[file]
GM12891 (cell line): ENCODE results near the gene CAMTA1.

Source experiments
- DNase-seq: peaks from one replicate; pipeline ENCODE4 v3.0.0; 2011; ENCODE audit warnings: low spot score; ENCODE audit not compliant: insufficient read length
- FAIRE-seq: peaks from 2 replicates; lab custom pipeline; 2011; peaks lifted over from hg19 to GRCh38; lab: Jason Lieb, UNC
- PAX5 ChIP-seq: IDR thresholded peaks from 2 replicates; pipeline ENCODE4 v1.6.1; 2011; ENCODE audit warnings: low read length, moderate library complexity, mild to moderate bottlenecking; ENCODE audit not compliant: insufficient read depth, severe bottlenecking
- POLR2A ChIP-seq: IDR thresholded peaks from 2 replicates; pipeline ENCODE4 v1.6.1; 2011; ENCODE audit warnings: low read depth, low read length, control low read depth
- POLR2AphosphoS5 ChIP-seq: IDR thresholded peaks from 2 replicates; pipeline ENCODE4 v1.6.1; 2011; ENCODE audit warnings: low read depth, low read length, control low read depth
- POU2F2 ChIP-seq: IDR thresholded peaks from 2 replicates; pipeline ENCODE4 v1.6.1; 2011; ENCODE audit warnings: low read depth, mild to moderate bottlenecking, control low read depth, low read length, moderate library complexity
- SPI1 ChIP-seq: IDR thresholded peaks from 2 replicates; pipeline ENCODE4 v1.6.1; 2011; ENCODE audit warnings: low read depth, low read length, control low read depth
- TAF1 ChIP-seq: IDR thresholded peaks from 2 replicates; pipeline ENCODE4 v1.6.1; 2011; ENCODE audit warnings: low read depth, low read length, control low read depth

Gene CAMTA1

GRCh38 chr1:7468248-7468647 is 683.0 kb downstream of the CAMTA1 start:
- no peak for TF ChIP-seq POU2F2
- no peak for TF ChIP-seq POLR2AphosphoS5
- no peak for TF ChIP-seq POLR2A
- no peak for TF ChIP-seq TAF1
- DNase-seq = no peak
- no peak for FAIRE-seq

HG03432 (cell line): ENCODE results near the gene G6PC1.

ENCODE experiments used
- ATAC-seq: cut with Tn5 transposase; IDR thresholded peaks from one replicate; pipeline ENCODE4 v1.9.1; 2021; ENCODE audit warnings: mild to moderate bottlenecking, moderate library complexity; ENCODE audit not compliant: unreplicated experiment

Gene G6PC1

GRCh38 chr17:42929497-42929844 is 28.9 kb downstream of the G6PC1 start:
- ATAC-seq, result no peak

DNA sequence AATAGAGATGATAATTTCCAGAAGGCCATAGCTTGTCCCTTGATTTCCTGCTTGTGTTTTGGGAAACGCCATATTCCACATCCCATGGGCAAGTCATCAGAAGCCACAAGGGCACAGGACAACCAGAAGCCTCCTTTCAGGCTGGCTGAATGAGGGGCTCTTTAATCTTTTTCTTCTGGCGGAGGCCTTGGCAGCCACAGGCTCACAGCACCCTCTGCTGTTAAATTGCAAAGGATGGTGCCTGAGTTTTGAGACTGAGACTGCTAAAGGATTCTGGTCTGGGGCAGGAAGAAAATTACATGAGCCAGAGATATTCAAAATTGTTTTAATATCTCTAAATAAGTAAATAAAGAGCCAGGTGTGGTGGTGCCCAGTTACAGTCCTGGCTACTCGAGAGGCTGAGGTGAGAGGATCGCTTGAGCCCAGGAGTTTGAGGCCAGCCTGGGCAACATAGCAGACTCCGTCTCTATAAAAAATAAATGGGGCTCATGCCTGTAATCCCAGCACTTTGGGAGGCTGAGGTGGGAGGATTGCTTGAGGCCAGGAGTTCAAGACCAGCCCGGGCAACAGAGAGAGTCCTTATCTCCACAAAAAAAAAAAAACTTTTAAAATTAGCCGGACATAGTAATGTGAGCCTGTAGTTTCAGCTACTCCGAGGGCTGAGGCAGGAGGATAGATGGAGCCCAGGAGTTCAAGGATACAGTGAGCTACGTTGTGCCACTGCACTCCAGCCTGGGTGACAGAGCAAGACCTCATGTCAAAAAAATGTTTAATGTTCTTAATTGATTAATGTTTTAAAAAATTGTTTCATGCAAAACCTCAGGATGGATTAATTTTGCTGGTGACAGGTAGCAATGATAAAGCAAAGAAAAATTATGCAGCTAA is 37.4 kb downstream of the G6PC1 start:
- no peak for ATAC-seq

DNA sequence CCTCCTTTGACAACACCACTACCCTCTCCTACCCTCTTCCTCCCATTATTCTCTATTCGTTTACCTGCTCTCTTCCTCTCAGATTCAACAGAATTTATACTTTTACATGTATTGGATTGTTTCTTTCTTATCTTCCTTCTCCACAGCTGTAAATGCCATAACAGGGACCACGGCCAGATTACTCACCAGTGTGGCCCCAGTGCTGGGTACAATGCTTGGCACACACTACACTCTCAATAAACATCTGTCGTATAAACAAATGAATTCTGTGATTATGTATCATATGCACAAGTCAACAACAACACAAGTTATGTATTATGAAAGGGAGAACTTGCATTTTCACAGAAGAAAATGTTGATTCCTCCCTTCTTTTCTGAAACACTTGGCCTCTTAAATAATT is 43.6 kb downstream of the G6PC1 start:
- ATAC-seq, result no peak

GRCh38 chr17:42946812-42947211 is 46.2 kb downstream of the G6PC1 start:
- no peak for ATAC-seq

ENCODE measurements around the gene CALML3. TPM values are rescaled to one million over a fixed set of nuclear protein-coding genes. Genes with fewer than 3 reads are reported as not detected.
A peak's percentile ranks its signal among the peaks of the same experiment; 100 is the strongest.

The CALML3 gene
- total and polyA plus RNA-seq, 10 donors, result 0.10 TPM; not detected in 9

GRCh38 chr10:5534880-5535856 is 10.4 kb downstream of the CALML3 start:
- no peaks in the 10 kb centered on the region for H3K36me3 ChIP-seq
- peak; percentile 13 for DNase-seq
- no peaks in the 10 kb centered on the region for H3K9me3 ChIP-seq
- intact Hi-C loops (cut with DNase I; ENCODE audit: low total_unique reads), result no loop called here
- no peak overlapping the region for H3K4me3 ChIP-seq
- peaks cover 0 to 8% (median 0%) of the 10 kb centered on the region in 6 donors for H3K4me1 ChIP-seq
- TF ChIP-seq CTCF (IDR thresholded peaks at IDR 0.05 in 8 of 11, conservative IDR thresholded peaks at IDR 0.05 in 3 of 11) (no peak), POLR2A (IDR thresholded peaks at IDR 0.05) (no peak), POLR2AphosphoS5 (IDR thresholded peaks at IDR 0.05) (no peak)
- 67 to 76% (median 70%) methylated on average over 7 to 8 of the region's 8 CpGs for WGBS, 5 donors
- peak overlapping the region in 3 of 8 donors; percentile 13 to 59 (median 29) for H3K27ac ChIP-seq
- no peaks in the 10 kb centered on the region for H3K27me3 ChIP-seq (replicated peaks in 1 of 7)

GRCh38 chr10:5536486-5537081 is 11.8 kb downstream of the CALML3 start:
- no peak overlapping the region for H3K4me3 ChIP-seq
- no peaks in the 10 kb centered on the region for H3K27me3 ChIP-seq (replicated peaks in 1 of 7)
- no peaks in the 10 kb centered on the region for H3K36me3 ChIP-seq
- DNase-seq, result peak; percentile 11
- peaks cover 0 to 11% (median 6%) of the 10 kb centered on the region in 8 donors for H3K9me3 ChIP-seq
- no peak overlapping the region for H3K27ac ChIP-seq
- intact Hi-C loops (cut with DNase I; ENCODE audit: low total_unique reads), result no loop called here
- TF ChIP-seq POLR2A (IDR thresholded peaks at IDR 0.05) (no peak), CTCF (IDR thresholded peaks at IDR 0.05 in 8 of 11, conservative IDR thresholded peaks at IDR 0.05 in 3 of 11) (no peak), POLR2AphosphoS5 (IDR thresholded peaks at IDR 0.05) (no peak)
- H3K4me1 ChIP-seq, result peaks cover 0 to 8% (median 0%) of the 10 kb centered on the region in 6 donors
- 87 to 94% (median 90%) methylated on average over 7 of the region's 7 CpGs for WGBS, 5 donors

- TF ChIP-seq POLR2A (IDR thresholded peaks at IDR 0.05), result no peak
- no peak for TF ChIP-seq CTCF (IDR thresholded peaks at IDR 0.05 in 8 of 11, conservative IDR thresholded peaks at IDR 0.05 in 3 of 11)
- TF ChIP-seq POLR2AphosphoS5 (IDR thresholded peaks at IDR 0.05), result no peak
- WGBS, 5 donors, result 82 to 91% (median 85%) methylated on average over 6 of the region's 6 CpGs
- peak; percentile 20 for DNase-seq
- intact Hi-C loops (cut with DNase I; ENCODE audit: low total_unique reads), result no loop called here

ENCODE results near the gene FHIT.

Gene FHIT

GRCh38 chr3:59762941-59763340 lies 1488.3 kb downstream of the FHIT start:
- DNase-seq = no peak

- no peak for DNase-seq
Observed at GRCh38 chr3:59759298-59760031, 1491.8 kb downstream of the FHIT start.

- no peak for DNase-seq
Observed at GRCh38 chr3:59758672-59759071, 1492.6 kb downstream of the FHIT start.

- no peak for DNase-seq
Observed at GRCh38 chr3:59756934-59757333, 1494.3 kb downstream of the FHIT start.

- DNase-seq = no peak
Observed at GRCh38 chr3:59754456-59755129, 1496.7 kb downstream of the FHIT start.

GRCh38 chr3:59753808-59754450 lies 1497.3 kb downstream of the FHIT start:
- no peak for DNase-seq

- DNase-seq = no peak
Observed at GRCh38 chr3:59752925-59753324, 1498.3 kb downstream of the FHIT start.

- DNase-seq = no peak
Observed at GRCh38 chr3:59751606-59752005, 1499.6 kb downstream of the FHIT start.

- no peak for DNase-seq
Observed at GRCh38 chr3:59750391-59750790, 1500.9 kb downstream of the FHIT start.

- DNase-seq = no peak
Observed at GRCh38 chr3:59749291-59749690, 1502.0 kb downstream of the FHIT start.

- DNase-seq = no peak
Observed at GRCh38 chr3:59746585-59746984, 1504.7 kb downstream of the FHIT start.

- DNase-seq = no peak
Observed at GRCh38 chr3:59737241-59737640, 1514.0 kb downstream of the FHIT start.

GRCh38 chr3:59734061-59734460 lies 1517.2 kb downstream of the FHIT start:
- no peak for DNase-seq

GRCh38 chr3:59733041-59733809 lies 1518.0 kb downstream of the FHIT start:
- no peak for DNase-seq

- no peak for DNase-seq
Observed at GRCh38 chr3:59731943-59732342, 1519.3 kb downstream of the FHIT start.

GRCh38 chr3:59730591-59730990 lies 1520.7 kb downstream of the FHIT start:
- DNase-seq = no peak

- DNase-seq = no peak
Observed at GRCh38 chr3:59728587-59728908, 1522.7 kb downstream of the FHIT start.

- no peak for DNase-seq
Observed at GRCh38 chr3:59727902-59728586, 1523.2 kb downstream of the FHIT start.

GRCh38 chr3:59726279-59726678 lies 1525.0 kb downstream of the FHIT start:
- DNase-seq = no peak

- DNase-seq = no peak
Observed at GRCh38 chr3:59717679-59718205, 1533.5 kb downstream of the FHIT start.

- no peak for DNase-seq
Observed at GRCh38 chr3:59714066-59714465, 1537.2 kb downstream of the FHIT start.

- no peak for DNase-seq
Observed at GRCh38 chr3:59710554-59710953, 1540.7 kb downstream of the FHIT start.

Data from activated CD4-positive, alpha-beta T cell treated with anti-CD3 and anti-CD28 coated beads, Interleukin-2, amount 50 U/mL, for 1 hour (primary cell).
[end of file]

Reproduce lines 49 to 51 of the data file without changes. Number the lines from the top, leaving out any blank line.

- no peaks in the 10 kb centered on the region for H3K36me3 ChIP-seq
- DNase-seq, result peak; percentile 11
- peaks cover 0 to 11% (median 6%) of the 10 kb centered on the region in 8 donors for H3K9me3 ChIP-seq